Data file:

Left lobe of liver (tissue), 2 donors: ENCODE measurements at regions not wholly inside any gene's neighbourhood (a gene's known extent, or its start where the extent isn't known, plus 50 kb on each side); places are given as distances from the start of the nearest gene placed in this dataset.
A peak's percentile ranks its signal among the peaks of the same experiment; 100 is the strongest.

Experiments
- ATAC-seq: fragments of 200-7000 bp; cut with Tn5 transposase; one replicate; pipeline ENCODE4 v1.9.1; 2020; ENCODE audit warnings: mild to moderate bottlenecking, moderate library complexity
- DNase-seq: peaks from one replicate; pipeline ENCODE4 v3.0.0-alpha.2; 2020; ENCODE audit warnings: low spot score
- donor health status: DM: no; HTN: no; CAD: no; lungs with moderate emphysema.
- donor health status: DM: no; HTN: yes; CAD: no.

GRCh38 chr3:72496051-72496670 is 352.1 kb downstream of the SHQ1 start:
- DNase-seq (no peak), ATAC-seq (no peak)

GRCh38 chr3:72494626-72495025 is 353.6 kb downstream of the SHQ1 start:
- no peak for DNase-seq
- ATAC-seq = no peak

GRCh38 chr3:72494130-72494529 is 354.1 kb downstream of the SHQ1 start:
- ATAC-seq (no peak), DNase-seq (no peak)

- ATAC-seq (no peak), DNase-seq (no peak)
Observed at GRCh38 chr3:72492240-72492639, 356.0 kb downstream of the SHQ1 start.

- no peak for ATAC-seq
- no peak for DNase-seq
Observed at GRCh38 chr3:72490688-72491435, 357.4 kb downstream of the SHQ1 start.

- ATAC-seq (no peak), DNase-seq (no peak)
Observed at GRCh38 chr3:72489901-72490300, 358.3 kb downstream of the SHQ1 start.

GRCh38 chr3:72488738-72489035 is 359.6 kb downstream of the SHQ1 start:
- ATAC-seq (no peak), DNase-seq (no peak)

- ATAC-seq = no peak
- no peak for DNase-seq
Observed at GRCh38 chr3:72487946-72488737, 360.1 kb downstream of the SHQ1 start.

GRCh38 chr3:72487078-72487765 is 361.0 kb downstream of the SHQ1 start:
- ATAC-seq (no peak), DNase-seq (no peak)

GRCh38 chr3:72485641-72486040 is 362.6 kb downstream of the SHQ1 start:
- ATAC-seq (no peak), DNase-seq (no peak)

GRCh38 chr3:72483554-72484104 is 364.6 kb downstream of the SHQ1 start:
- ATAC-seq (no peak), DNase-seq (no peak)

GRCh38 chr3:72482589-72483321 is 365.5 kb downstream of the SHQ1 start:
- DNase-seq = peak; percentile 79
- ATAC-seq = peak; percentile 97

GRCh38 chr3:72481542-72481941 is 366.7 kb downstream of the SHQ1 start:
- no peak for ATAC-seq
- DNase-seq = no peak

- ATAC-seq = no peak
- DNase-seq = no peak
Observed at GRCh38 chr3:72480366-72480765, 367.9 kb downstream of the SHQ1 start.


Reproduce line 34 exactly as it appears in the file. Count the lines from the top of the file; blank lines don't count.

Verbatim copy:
- DNase-seq = peak; percentile 79